This recipe has been updated from it’s original version (Dec. 2015)!
I am so excited to share with you 7 Reasons You Should Learn How to Boil a Chicken!
I have known how to boil a chicken since I was a wee little girl.
–Is what I wish I could tell you–
The truth is that I just started doing this frugal kitchen hack a few years ago, but there is no stopping me now.
Growing up, my family did not eat chicken. If I wanted chicken, I had better order it at a restaurant or *BEG* my mom to get a box of chicken nuggets from our Schwan’s man.
You see my dad hated chicken.
I guess when he was younger a close relative made fried chicken that was not…ummm…well received. The terms greasy and fatty have been used to describe it. I can’t say I blame him as I don’t like greasy or fatty chicken either. 😉
Apparently, he was so turned off by chicken that my mom was never able to change his mind about it.
So, needless to say, I never learned how to boil a chicken as a girl!
When I got married and left my parent’s home, I discovered boneless, skinless chicken breasts.
I was one happy girl until I grew very tired of my 4 tried and true recipes, constantly trimming chicken breasts and buying what seemed like gallons of boxed chicken stock.
This brings me to my chicken turning point.
My friend, Sarah, told me her “how to boil a chicken recipe” is one of my very favorites.
She then encouraged me to give it a try. I was so intimidated by the whole concept and sort of freaked out about working with meat that resembles the animal it came from (aka a whole chicken).
Can you believe all these years later I actually help my husband process our deer meat? True story.
When I finally mustered up the courage, I was surprised by how easy it was and how tasty the broth and bird turned out.
You may wonder, how long does it take to boil a whole chicken? 45 minutes! That’s it.
So without further adieu, here are my…
7 Reasons You Should Learn How to Boil a Chicken
1. It’s Tasty
The meat is always moist, tender, and delicious. Say goodbye to dry chicken!
2. It’s Easy
There are only a few minutes of active cooking involved. The only supplies you will need are a large pot, a whole chicken, the “holy trinity” of veggies, a few seasonings, and water!
3. It’s Frugal
You will end up with meat, stock, and as a bonus use up those veggies sitting in the bottom of your refrigerator. Plain chicken breasts are typically twice as much money as buying a whole chicken. Saving money always feels good 🙂
4. It’s Fail-Proof
Never ever EVER have I messed this up….and that’s saying something!
5. It provides enough for several meals
When you boil a chicken, you can eat it as is, or use it in a soup, casserole, or chicken salad (sometimes all 4 depending on how large the bird is).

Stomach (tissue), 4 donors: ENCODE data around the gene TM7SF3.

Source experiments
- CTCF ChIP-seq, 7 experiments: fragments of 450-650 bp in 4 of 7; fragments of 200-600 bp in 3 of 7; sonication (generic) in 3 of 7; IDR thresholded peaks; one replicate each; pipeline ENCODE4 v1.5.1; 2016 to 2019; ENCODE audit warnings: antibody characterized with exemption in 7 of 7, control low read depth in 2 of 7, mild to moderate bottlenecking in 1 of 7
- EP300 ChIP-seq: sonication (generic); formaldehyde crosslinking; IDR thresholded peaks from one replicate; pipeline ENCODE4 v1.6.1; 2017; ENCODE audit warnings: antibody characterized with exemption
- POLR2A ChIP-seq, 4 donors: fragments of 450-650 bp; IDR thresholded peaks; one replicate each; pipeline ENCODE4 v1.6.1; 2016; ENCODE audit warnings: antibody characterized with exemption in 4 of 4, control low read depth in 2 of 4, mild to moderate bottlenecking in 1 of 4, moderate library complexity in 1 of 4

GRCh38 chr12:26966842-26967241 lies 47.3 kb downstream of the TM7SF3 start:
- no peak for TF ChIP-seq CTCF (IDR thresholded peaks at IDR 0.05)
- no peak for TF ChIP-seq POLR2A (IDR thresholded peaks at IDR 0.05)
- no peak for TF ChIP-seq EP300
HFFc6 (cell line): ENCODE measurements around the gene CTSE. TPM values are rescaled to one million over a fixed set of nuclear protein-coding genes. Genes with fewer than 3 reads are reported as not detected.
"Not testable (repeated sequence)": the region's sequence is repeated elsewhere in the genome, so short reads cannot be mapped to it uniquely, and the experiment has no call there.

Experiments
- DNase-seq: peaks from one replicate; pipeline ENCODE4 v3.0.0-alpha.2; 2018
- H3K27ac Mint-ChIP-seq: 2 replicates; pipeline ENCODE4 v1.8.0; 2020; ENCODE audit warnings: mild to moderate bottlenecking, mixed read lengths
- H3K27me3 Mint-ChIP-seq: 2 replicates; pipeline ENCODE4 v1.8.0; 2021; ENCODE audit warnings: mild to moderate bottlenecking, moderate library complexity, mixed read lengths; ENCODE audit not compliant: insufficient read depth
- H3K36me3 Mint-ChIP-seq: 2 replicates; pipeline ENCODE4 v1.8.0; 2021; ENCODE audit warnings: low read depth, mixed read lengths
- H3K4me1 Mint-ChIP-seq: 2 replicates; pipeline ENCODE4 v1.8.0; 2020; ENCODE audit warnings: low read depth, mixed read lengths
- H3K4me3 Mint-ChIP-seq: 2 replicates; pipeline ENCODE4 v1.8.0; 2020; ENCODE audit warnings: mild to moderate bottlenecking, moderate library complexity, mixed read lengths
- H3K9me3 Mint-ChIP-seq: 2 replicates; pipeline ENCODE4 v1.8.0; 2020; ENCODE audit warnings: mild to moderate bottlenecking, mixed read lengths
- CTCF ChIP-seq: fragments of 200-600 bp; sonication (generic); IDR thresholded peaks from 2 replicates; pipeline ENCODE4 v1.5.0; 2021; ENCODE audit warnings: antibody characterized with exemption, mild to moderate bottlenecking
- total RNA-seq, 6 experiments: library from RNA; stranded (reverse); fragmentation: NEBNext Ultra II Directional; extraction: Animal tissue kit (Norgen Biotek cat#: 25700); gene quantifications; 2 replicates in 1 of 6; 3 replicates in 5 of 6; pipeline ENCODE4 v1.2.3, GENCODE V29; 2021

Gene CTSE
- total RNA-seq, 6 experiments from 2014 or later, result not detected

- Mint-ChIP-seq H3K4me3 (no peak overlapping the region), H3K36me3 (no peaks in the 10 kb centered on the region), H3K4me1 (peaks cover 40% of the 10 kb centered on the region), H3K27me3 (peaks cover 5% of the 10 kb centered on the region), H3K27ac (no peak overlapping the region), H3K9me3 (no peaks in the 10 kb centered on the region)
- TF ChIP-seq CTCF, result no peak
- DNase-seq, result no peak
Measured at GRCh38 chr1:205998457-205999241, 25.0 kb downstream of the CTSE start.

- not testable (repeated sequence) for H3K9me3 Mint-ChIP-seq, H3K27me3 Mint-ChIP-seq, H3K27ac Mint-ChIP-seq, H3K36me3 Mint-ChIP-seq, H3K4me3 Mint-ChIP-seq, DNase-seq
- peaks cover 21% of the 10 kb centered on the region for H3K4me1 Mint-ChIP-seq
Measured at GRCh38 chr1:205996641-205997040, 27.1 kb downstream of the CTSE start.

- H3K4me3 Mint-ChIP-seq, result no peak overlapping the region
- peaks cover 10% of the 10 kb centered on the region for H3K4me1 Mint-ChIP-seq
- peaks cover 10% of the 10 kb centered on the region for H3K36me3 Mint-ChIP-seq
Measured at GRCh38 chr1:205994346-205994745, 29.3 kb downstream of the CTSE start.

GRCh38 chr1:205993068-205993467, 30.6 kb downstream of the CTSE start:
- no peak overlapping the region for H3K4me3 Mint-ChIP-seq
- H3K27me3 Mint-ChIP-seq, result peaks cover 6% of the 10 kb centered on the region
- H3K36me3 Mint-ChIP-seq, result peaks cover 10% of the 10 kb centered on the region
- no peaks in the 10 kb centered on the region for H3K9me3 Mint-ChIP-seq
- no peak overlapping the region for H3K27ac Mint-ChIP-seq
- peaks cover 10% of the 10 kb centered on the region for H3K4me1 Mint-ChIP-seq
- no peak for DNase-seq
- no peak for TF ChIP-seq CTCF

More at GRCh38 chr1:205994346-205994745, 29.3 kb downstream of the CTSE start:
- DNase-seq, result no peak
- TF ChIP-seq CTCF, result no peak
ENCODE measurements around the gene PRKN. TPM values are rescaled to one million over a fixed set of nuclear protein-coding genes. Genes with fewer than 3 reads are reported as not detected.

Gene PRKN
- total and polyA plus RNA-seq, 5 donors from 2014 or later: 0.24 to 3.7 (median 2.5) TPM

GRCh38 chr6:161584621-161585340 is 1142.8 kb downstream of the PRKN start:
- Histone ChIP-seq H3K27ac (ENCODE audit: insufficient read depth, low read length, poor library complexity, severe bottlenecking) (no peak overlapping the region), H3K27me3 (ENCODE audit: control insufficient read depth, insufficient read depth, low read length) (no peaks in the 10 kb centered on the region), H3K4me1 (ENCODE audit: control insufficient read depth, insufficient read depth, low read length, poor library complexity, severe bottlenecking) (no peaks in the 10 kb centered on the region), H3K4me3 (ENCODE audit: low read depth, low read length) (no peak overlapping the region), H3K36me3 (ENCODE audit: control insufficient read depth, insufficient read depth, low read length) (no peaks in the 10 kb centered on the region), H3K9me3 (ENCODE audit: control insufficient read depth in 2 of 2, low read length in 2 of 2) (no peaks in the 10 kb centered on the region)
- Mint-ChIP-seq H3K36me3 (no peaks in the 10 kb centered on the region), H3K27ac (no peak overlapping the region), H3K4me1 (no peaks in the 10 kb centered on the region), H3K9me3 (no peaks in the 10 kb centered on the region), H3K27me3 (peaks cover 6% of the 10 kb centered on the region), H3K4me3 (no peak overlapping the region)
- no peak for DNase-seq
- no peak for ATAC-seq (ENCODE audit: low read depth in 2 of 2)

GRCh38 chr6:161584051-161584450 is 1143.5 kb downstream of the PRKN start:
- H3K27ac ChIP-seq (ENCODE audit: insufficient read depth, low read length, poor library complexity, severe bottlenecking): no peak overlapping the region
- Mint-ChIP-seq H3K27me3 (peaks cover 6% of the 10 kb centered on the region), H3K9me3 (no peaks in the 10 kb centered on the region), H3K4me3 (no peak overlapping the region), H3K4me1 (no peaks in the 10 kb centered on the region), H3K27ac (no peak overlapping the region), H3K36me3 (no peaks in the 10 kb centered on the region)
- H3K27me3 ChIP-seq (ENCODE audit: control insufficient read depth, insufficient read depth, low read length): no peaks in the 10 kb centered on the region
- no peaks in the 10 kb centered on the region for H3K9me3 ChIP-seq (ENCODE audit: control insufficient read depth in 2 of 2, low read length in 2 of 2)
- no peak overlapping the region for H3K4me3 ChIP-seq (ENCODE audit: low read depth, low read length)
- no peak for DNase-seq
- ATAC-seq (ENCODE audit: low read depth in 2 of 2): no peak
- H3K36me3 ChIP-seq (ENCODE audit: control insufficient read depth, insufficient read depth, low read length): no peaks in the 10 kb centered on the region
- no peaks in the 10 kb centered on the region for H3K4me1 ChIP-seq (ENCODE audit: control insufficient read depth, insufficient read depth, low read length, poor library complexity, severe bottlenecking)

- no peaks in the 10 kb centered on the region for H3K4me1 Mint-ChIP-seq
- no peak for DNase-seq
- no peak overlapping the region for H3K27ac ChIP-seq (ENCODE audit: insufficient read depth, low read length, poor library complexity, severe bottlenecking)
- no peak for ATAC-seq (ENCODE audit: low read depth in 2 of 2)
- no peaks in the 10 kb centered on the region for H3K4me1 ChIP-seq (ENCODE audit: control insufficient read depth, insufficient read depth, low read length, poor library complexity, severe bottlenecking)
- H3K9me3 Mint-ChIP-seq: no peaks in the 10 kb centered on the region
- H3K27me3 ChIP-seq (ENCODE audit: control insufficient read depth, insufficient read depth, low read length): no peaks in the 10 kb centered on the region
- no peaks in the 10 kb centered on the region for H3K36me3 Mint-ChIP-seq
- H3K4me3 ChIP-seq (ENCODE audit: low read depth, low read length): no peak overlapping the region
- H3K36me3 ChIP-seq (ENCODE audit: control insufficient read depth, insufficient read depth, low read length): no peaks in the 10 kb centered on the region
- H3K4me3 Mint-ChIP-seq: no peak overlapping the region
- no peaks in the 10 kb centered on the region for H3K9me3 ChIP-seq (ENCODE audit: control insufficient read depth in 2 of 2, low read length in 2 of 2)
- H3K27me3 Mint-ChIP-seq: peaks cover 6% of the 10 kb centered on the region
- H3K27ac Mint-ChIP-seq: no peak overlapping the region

6. It’s how your grandma did it.
7. It will make your house smell ahhhmazing!
It will smell like you have been in your kitchen slaving away all day when your spouse walks in, but you will know the truth 😉
A few last tips for how to boil a whole chicken:
- I always have a scrap bag in my freezer and whenever I cut off the end of an onion, peel a carrot, or cut the core out of a cabbage, I add the scraps to the bag. Once it is full, I make a broth with it.
- If I have a whole chicken, I use that to make the broth. But I also love to save the bones from a store-bought rotisserie chicken and use that with a full gallon-sized Ziploc of veggie scraps and 10 cups water to make broth.
- I try to only use organic vegetable scraps for making broth since you are using the whole vegetable (including peels and such). I typically like to buy the more natural rotisserie chickens that you can get from the local market when I am going to make broth with it. But just do the best you can with what you have!
- Lastly, I typically use half the chicken and most of the broth to make a Copycat Zuppa Toscana Soup. The other half I like to turn into a chicken salad to eat with crackers or on a bed of greens. But the possibilities are endless!
If you are anything like me, you might find yourself a little wary to try this for the first time, but I encourage you to find your brave and just do it!
So, what will you make with your boiled chicken and homemade broth?
How to Boil a Chicken
- large pot
- 1 small chicken (approx 3-5 lbs)
- 4 celery stalks
- 4 carrots
- 1 onion, quartered
- 4 garlic cloves
- 1 Tbsp sea salt
- 1 tsp black pepper
- 1 tsp dried thyme
- 1 tsp dried sage
- 10 cups water
- Place all ingredients in a large pot and bring to a rolling boil over medium-high heat. Cover and reduce heat to medium-low. Simmer for 45 minutes.
- Remove from heat. Remove chicken from broth (it will try to fall apart on you) and let cool in colander.
- Once it is cool, remove meat and chop into 1 inch pieces. Discard bones and skin. Strain broth and reserve.
- You should have 3-4 cups of chopped chicken and 8 cups of homemade broth. Enjoy!